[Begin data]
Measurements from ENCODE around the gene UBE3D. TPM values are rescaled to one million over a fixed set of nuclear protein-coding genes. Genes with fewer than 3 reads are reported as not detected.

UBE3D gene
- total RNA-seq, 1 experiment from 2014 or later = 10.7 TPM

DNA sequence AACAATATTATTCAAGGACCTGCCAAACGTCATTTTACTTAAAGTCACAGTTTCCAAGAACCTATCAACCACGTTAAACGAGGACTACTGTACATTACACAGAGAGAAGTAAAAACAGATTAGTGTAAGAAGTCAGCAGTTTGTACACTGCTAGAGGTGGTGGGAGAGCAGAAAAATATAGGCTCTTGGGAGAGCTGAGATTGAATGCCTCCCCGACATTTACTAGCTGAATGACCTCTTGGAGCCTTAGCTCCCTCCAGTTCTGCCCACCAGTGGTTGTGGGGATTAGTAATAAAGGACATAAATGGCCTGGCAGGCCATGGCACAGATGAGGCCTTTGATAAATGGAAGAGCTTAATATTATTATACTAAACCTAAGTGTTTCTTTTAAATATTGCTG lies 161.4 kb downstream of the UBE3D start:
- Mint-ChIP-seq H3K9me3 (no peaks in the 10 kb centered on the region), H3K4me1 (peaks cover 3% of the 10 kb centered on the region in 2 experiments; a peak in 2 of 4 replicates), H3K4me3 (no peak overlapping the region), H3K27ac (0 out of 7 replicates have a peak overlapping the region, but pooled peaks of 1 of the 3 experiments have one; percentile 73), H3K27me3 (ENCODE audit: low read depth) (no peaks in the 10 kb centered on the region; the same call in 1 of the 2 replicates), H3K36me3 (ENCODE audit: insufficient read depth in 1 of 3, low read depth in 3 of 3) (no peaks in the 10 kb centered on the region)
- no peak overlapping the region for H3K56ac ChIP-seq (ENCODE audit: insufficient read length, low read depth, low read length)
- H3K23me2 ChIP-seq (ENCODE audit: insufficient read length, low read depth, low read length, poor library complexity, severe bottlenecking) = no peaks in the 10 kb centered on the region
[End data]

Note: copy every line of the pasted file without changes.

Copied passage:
Measurements from ENCODE around the gene UBE3D. TPM values are rescaled to one million over a fixed set of nuclear protein-coding genes. Genes with fewer than 3 reads are reported as not detected.

UBE3D gene
- total RNA-seq, 1 experiment from 2014 or later = 10.7 TPM

DNA sequence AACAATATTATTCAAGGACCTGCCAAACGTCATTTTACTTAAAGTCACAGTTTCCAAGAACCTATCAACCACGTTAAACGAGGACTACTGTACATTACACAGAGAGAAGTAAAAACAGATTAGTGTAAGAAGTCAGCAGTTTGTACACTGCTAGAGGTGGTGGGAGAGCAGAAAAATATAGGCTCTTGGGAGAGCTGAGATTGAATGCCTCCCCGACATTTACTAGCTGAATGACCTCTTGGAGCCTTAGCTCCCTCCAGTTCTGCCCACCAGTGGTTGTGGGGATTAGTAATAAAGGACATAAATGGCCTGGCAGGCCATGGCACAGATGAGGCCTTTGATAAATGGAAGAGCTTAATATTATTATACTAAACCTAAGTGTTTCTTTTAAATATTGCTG lies 161.4 kb downstream of the UBE3D start:
- Mint-ChIP-seq H3K9me3 (no peaks in the 10 kb centered on the region), H3K4me1 (peaks cover 3% of the 10 kb centered on the region in 2 experiments; a peak in 2 of 4 replicates), H3K4me3 (no peak overlapping the region), H3K27ac (0 out of 7 replicates have a peak overlapping the region, but pooled peaks of 1 of the 3 experiments have one; percentile 73), H3K27me3 (ENCODE audit: low read depth) (no peaks in the 10 kb centered on the region; the same call in 1 of the 2 replicates), H3K36me3 (ENCODE audit: insufficient read depth in 1 of 3, low read depth in 3 of 3) (no peaks in the 10 kb centered on the region)
- no peak overlapping the region for H3K56ac ChIP-seq (ENCODE audit: insufficient read length, low read depth, low read length)
- H3K23me2 ChIP-seq (ENCODE audit: insufficient read length, low read depth, low read length, poor library complexity, severe bottlenecking) = no peaks in the 10 kb centered on the region